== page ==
Attempts to explain the relationship between a country’s natural resource endowments and its economic performance have generated a significant body of literature highlighting the risk that resource abundance may not only have an adverse impact on growth but may also, in many cases, contribute to corruption and social unrest. The so-called resource curse is not inevitable, however. While there are many examples of poor management of resource wealth, a range of countries (including Botswana, Canada, Chile, Malaysia, and Norway) appear to have avoided the resource curse through prudent and transparent resource management practices. Thus, the key question for a large number of countries is how they can turn their abundant resources into a blessing, rather than a curse, using them to set off a virtuous cycle of economic growth, development, and poverty reduction.

Attempts to explain the relationship between a country’s natural resource endowments and its economic performance have generated a significant body of literature highlighting the risk that resource abundance may not only have an adverse impact on growth but may also, in many cases, contribute to corruption and social unrest. The so-called resource curse is not inevitable, however. While there are many examples of poor management of resource wealth, a range of countries (including Botswana, Canada, Chile, Malaysia, and Norway) appear to have avoided the resource curse through prudent and transparent resource management practices. Thus, the key question for a large number of countries is how they can turn their abundant resources into a blessing, rather than a curse, using them to set off a virtuous cycle of economic growth, development, and poverty reduction.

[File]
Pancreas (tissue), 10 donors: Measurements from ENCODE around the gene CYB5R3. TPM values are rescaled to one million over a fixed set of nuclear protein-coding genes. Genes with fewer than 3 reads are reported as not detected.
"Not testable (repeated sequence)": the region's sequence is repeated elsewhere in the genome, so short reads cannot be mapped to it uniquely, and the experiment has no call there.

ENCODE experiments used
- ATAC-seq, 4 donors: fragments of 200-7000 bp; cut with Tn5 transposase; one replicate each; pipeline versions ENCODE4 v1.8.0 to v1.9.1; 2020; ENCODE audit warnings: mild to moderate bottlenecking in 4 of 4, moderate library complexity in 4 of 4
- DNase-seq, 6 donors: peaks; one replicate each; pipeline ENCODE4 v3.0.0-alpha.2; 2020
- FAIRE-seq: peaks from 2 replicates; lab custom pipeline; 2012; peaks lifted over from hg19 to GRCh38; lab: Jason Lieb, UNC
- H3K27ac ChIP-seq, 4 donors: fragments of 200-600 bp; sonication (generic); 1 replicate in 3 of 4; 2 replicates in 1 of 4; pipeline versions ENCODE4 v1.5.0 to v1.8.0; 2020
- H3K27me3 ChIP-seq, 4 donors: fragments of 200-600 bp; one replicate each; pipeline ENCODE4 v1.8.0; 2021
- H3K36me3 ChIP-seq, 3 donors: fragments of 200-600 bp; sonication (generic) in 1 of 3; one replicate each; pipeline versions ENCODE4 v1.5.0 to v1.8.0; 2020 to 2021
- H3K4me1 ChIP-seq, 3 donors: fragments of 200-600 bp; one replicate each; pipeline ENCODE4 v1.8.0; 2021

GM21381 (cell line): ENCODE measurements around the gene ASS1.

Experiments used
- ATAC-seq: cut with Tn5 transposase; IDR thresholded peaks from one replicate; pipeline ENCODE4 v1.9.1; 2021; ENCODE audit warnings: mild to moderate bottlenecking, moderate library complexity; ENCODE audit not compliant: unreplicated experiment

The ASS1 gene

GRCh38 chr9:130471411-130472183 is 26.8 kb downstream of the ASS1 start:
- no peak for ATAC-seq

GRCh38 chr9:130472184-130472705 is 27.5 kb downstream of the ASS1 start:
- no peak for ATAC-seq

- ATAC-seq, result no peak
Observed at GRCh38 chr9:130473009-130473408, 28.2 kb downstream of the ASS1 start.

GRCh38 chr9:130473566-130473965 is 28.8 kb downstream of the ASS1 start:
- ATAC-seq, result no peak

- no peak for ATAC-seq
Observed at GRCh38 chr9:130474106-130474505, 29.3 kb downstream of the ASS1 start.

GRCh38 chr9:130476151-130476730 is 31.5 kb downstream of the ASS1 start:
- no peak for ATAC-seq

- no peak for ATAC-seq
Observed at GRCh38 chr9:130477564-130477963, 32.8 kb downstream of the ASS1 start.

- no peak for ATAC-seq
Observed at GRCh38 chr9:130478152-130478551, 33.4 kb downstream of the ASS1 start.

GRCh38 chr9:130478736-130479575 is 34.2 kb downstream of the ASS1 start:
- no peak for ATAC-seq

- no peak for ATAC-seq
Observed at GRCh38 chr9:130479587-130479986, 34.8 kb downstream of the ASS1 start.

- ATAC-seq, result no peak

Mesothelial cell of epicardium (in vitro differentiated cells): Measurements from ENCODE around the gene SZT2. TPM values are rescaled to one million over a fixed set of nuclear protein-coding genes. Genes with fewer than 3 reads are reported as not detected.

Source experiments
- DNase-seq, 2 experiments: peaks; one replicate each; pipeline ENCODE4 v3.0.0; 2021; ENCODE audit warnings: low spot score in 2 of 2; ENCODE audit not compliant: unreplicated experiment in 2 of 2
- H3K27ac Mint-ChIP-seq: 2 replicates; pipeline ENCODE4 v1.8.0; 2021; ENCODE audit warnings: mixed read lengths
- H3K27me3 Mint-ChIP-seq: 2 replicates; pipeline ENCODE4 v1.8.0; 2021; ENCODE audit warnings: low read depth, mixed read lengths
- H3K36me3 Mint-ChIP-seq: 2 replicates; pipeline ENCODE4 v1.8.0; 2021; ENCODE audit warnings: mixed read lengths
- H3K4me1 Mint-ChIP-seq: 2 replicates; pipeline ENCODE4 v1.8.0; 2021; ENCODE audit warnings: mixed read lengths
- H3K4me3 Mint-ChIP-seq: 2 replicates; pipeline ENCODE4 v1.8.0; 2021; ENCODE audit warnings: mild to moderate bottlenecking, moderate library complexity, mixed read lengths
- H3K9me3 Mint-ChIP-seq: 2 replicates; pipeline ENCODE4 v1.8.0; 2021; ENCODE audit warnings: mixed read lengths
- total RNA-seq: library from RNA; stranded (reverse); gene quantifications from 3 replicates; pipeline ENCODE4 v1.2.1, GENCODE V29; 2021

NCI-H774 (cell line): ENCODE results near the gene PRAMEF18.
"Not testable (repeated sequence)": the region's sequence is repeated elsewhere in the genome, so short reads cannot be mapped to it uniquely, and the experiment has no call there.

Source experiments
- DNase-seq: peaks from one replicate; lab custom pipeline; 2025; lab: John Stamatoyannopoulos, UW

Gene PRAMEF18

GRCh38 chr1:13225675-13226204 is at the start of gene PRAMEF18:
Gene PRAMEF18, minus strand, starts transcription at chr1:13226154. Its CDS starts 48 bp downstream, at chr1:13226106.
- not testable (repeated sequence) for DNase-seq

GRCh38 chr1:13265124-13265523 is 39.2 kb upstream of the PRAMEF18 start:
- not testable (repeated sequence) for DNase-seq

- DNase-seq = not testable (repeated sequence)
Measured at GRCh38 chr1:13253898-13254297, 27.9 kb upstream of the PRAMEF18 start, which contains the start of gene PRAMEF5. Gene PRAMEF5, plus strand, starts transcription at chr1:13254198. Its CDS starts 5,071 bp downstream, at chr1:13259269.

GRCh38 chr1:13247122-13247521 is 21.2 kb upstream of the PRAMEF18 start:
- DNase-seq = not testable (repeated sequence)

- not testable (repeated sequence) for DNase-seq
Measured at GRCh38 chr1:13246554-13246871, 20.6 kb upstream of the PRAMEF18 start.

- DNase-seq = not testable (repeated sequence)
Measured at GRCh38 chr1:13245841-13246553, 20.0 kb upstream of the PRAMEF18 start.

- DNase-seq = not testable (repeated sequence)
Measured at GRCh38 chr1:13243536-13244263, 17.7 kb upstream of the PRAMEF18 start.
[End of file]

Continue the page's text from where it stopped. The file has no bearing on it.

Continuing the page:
The extraction of mineral resources in large international projects—megaprojects—plays a dominant role in the economies of many developing countries, as a source both of export earnings and, to a lesser extent, of infrastructure development. But the most important impact of mineral extraction may be fiscal, the taxation of mining projects being a major source of government revenue. To ensure that the state receives an appropriate share of the economic rent from these projects, fiscal regimes must be well designed, with special care given to balancing the desire to maximize short-term revenue against any deterrent effects this may have on investment.